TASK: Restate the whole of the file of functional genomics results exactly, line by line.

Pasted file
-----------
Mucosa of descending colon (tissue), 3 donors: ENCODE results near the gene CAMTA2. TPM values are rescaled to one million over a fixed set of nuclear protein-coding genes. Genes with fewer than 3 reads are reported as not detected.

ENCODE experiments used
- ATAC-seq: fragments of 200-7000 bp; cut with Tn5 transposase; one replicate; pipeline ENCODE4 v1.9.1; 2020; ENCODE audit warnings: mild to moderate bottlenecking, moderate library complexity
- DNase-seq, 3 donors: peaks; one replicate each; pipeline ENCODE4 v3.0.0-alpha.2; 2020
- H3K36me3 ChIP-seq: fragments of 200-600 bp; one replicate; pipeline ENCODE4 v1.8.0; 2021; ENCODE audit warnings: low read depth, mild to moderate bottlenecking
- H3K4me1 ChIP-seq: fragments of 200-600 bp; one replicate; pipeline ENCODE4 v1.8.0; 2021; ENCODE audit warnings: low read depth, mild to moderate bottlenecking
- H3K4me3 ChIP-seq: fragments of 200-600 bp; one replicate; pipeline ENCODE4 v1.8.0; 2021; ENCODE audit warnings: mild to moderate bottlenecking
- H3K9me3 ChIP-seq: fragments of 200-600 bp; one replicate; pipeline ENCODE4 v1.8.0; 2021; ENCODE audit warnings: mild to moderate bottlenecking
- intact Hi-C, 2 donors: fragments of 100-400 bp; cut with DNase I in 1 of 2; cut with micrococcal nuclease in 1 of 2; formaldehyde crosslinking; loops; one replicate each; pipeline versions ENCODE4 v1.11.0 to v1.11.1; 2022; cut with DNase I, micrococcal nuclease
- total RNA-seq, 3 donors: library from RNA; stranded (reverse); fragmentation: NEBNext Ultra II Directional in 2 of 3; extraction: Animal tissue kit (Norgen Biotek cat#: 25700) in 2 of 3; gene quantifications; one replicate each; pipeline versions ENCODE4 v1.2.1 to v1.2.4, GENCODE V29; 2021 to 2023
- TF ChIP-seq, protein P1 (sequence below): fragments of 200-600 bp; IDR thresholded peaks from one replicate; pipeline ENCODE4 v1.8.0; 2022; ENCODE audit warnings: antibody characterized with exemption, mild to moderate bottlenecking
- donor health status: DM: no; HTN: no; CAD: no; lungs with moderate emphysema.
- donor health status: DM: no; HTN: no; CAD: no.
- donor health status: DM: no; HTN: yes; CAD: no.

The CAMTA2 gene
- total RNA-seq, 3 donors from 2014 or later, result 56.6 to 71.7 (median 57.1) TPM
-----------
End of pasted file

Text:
Mucosa of descending colon (tissue), 3 donors: ENCODE results near the gene CAMTA2. TPM values are rescaled to one million over a fixed set of nuclear protein-coding genes. Genes with fewer than 3 reads are reported as not detected.

ENCODE experiments used
- ATAC-seq: fragments of 200-7000 bp; cut with Tn5 transposase; one replicate; pipeline ENCODE4 v1.9.1; 2020; ENCODE audit warnings: mild to moderate bottlenecking, moderate library complexity
- DNase-seq, 3 donors: peaks; one replicate each; pipeline ENCODE4 v3.0.0-alpha.2; 2020
- H3K36me3 ChIP-seq: fragments of 200-600 bp; one replicate; pipeline ENCODE4 v1.8.0; 2021; ENCODE audit warnings: low read depth, mild to moderate bottlenecking
- H3K4me1 ChIP-seq: fragments of 200-600 bp; one replicate; pipeline ENCODE4 v1.8.0; 2021; ENCODE audit warnings: low read depth, mild to moderate bottlenecking
- H3K4me3 ChIP-seq: fragments of 200-600 bp; one replicate; pipeline ENCODE4 v1.8.0; 2021; ENCODE audit warnings: mild to moderate bottlenecking
- H3K9me3 ChIP-seq: fragments of 200-600 bp; one replicate; pipeline ENCODE4 v1.8.0; 2021; ENCODE audit warnings: mild to moderate bottlenecking
- intact Hi-C, 2 donors: fragments of 100-400 bp; cut with DNase I in 1 of 2; cut with micrococcal nuclease in 1 of 2; formaldehyde crosslinking; loops; one replicate each; pipeline versions ENCODE4 v1.11.0 to v1.11.1; 2022; cut with DNase I, micrococcal nuclease
- total RNA-seq, 3 donors: library from RNA; stranded (reverse); fragmentation: NEBNext Ultra II Directional in 2 of 3; extraction: Animal tissue kit (Norgen Biotek cat#: 25700) in 2 of 3; gene quantifications; one replicate each; pipeline versions ENCODE4 v1.2.1 to v1.2.4, GENCODE V29; 2021 to 2023
- TF ChIP-seq, protein P1 (sequence below): fragments of 200-600 bp; IDR thresholded peaks from one replicate; pipeline ENCODE4 v1.8.0; 2022; ENCODE audit warnings: antibody characterized with exemption, mild to moderate bottlenecking
- donor health status: DM: no; HTN: no; CAD: no; lungs with moderate emphysema.
- donor health status: DM: no; HTN: no; CAD: no.
- donor health status: DM: no; HTN: yes; CAD: no.

The CAMTA2 gene
- total RNA-seq, 3 donors from 2014 or later, result 56.6 to 71.7 (median 57.1) TPM